The ongoing strong support from monetary and fiscal policy coupled with the continued progress on vaccinations for COVID-19 is resulting in improved economic activity and employment as we move into the third quarter of 2021. The sectors of the economy most negatively impacted by the pandemic remain challenged but are showing improvement. The imbalance between demand and supply in many areas of the re-opening economy is resulting in increased inflationary pressures whose persistence is the subject of ongoing debate. The following discussion of recent economic reports illustrates the uneven progress associated with the re-opening of the economy.
Starting with inflation, the recent reports, not surprisingly, reported elevated readings. The year-over-year Consumer Price Index (CPI) is 5.0% (the strongest reading since 2008). The categories most sensitive to the re-opening of the economy (rental cars, airfares, used cars, and lodging) accounted for the majority of increased price pressures. This suggests that this surge in inflationary pressures is largely transitory and will diminish as supply and demand come back into balance.
Although viewed as transitory, inflationary pressures are likely to persist longer than initially expected. A report from the manufacturing sector indicates that the index of input prices for manufactured goods is at the highest level since the 1970s. Despite some early signs that shortages and bottlenecks may be starting to ease, delivery times and order backlogs remain high. These challenges are expected to continue for some time.
The month-to-month growth of retail sales has slowed after the stimulus-supported surge in the early spring. The actual level of retail sales remains elevated, but the slowing of their growth rate suggests that consumers are starting to shift their spending from goods to services (not picked up in retail sales) as the economy re-opens.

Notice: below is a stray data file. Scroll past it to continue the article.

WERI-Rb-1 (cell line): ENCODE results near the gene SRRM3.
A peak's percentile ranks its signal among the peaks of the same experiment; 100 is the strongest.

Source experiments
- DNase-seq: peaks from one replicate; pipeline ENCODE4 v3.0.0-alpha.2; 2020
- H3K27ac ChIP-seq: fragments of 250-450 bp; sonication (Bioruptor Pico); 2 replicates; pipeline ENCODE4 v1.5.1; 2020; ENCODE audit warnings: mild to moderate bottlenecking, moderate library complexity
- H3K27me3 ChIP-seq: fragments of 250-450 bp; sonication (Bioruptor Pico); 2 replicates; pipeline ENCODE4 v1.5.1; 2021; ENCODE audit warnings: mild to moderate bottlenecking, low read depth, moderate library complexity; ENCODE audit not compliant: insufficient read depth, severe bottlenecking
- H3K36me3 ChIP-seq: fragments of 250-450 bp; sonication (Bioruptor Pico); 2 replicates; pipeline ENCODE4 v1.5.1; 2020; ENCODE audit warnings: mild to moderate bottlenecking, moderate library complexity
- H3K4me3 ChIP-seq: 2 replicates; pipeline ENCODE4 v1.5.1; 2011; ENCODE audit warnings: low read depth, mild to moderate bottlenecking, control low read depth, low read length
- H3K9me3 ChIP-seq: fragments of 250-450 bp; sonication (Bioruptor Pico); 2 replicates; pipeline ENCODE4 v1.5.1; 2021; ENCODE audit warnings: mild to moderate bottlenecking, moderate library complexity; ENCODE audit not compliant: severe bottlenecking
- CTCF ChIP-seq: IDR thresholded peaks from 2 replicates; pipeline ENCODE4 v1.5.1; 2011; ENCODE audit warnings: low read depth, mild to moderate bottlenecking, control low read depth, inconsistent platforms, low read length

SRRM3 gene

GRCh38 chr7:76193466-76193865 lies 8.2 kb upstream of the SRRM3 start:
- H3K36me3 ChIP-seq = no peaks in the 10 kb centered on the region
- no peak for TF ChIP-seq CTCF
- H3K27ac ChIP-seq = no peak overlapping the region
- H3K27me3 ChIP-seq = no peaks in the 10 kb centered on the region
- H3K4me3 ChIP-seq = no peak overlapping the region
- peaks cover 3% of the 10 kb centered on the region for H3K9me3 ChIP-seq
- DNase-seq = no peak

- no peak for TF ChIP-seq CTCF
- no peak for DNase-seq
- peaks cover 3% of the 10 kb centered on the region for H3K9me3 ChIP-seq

The housing market remains hot. Year-over-year home prices are increasing the most since 1988 (+14.6%) according to the recent Case-Shiller Index. Low interest rates and insufficient supply are supporting this market.
The June employment report showed a gain of 850,000 in non-farm payrolls—the strongest monthly gain since August 2020. Payrolls are still 6.8 million lower than February 2020, however. The unemployment rate ticked up to 5.9% from 5.8%. The labor force is 3.4 million below the pre-pandemic level. Two million of the shrinkage in the labor force is due to retirements, and the remainder is viewed as reticence to return to work for varying reasons. It is hoped that with school starting, continued vaccinations, and the end of extended unemployment benefits in September that participation will improve. With job openings at record levels, however, other factors such as skills mismatches are coming into play. All of this suggests that upward wage pressures should be expected.
The Federal Open Market Committee (FOMC) met in mid-June and kept current monetary policy unchanged. Minutes from that meeting indicate that the Fed now expects economic growth to be stronger in 2021 than their previous forecast (GDP at +7.0% vs. +6.5%), and inflation to be higher by 4Q-2021 (+3.0% vs +2.2%). Their forecasts for inflation in subsequent years increased by only 0.1%, however, indicating their ongoing belief that the current inflation surge will be transitory. They remain focused on promoting maximum employment. While improving, employment is not progressing as quickly as hoped. Looking ahead, the Fed’s median interest rate projection now shows two rate increases in 2023. Previous projections showed increases starting in 2024. Discussion of plans regarding the tapering of asset purchases will begin in upcoming meetings.
The bond market appears to be agreeing with the Fed that current inflationary pressures are transitory. Ten-year Treasury yields have dropped from 1.74% in late February to 1.30% today.
To sum it up, the economy is improving overall but bottlenecks in the supply chain and the slow progress in the labor market are headwinds to economic growth reaching its full potential. These headwinds are not likely to be resolved in the near term. Economic growth probably peaked in the second quarter. Although GDP growth for the year is still projected to be the strongest since 1984, the trend toward slower growth in coming quarters is becoming evident.